17 Pages Posted: 24 Sep 2014
Date Written: September 16, 2014
This paper addresses the issue of how developing economies acquire new capabilities and the role of industrial policy in facilitating the technology acquisition that underpins these new capabilities. We focus on the role of the firm as aggregator of production technologies, business methods, market intelligence, and tacit human capital (“know-how”), and draw a link between the disappointing pace of diversification and technology upgrading in many developing economies to the low numbers of formal firms capable of operating at scale and of entering global markets. We equate the acquisition of new capabilities with the establishment of new firms and consider the alternative modes of acquiring new firms – build, “borrow” (attract FDI), and buy. Given the self-evident difficulties many economies have in utilizing the “build” and “borrow” modes, we develop a case for considering the scarcely utilized “buy” mode. Under this approach, developing countries would acquire the assets (and management) of technologically interesting plants/firms, which failed in their original environment, but, transplanted to developing country environments, would represent significant technology upgrades for the developing country. Thus, rather than “picking winners” to drive development, we consider the efficacy of “buying losers”. We provide examples of the successful use of this mode and discuss its potential use as a strategic approach to accelerate technological upgrading and industrial diversification in the developing world.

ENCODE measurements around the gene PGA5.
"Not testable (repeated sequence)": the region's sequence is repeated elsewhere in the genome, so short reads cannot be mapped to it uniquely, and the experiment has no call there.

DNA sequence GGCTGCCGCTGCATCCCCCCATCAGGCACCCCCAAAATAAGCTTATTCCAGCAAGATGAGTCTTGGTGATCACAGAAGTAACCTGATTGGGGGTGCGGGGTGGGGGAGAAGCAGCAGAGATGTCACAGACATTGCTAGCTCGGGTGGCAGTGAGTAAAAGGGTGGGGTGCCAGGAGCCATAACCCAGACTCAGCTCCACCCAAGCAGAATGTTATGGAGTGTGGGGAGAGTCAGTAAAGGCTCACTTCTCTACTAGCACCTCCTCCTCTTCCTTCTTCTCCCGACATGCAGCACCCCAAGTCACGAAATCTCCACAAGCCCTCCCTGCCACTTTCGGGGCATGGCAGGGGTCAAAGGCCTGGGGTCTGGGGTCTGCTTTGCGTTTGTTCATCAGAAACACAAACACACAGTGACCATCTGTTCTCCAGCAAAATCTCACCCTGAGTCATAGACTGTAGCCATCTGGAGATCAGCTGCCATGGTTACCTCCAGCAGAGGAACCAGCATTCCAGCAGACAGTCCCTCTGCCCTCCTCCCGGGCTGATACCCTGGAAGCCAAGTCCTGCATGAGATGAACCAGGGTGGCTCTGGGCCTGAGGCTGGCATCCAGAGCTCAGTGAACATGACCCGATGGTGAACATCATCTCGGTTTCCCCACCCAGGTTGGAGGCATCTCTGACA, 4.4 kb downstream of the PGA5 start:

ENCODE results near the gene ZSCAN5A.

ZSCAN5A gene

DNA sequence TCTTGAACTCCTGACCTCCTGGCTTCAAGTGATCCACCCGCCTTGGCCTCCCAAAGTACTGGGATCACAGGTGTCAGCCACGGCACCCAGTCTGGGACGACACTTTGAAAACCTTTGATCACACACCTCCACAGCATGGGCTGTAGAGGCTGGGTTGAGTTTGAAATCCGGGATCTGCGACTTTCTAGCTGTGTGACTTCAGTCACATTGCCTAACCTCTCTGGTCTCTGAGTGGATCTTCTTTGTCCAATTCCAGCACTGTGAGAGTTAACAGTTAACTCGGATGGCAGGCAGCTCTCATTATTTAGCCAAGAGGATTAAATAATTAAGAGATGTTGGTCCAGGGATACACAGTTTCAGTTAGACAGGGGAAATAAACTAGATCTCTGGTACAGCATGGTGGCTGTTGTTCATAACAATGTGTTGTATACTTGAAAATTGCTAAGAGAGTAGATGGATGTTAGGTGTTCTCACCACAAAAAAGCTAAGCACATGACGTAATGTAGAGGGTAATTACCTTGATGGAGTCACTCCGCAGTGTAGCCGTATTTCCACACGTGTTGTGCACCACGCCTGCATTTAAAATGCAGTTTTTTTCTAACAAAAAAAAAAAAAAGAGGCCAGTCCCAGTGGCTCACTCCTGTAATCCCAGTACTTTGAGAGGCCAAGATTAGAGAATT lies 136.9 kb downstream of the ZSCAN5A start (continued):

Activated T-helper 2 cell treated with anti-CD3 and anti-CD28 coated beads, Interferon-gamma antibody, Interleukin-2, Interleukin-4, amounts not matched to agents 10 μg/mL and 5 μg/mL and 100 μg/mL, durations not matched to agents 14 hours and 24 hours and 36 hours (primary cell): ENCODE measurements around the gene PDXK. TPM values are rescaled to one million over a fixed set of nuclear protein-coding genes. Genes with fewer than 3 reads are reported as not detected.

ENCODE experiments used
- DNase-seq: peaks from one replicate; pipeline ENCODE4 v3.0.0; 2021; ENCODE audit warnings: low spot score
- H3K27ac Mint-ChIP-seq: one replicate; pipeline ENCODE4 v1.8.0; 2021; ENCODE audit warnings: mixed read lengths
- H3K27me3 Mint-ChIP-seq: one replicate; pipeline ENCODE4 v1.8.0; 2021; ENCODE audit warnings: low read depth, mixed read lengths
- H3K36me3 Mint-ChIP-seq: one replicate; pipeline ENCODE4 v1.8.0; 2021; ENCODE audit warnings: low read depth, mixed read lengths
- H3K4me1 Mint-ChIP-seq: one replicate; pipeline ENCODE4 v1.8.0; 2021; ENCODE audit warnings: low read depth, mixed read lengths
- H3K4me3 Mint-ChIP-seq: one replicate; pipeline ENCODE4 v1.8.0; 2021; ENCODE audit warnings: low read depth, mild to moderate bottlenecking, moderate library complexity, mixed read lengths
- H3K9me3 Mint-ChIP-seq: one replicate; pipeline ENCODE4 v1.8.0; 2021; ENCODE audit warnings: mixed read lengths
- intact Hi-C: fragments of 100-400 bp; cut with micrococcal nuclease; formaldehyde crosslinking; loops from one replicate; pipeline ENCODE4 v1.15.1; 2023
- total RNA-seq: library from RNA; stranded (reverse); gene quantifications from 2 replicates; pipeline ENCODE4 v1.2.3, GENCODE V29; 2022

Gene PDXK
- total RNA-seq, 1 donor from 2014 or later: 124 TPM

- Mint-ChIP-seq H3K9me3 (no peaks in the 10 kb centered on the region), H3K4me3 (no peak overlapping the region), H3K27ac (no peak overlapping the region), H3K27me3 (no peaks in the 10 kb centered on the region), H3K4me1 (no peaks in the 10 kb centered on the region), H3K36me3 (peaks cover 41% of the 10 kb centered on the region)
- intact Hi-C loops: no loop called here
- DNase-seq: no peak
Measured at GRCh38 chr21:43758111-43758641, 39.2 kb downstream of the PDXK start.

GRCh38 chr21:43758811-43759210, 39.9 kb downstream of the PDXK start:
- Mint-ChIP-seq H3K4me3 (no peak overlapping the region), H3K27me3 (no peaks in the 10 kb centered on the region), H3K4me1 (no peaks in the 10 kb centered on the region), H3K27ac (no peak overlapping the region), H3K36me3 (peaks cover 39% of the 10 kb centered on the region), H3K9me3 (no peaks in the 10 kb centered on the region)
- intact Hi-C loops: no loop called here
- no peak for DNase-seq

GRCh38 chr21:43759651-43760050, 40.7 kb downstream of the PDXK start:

Keywords: economic development, technological advance, catch-up growth, transplants, incubators, picking winners, industrial policy
JEL Classification: F21, F63, G34, L52, O14, O17, O25, O33, O43, O47
Suggested Citation: Suggested Citation
Ciuriak, Dan and Bienen, Derk, Transplanting Economic Development: Don't Pick Winners, Buy Losers! (September 16, 2014). Available at SSRN: https://ssrn.com/abstract=2500419 or http://dx.doi.org/10.2139/ssrn.2500419